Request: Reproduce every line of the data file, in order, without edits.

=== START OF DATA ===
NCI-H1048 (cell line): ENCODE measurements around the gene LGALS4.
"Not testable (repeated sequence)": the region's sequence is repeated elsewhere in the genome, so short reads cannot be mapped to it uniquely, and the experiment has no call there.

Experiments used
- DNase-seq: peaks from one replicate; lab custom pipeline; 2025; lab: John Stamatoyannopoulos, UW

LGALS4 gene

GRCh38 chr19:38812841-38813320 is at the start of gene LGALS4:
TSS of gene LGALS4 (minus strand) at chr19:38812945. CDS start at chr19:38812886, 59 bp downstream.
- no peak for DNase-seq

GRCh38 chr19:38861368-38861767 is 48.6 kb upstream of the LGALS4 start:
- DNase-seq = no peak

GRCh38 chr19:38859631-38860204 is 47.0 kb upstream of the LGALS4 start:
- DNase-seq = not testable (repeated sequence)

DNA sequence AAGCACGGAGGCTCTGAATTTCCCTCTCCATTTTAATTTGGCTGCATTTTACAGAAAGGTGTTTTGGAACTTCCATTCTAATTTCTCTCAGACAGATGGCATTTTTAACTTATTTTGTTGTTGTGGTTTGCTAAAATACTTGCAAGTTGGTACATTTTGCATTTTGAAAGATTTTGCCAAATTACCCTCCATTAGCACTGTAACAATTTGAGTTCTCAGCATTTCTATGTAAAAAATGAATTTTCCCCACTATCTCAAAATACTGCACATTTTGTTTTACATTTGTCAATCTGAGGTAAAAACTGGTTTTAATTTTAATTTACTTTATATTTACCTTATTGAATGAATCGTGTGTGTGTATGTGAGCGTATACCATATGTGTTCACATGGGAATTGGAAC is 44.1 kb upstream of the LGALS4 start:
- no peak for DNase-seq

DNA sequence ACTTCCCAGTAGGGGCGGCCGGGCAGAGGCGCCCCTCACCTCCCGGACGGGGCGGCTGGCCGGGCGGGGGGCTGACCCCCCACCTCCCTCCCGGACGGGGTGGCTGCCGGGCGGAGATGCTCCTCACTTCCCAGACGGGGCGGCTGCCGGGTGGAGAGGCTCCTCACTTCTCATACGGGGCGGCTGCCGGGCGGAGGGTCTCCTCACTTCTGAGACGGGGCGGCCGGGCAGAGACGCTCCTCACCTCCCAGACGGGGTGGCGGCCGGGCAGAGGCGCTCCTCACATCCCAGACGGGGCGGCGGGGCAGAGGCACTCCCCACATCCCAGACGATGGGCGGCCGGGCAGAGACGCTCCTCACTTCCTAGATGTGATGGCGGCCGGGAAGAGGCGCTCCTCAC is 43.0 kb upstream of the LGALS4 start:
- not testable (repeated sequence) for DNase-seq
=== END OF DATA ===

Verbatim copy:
NCI-H1048 (cell line): ENCODE measurements around the gene LGALS4.
"Not testable (repeated sequence)": the region's sequence is repeated elsewhere in the genome, so short reads cannot be mapped to it uniquely, and the experiment has no call there.

Experiments used
- DNase-seq: peaks from one replicate; lab custom pipeline; 2025; lab: John Stamatoyannopoulos, UW

LGALS4 gene

GRCh38 chr19:38812841-38813320 is at the start of gene LGALS4:
TSS of gene LGALS4 (minus strand) at chr19:38812945. CDS start at chr19:38812886, 59 bp downstream.
- no peak for DNase-seq

GRCh38 chr19:38861368-38861767 is 48.6 kb upstream of the LGALS4 start:
- DNase-seq = no peak

GRCh38 chr19:38859631-38860204 is 47.0 kb upstream of the LGALS4 start:
- DNase-seq = not testable (repeated sequence)

DNA sequence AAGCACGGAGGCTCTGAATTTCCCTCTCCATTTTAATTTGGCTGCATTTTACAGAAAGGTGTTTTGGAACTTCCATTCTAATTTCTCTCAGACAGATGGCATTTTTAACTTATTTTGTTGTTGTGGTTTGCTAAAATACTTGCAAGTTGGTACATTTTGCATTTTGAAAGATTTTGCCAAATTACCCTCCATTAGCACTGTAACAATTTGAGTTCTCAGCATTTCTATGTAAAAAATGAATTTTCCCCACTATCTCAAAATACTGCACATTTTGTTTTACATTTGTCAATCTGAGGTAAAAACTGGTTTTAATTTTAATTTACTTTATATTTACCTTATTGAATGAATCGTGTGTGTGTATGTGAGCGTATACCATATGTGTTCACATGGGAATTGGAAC is 44.1 kb upstream of the LGALS4 start:
- no peak for DNase-seq

DNA sequence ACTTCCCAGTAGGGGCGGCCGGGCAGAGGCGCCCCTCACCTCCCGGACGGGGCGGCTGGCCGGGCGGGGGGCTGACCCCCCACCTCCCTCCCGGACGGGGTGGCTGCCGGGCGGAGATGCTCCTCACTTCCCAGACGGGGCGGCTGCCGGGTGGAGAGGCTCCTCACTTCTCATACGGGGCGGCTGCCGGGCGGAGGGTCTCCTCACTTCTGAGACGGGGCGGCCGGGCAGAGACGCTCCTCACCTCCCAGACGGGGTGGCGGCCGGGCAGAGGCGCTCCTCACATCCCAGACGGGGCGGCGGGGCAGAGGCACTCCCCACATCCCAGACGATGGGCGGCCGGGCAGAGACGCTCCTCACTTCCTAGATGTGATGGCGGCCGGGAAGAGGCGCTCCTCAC is 43.0 kb upstream of the LGALS4 start:
- not testable (repeated sequence) for DNase-seq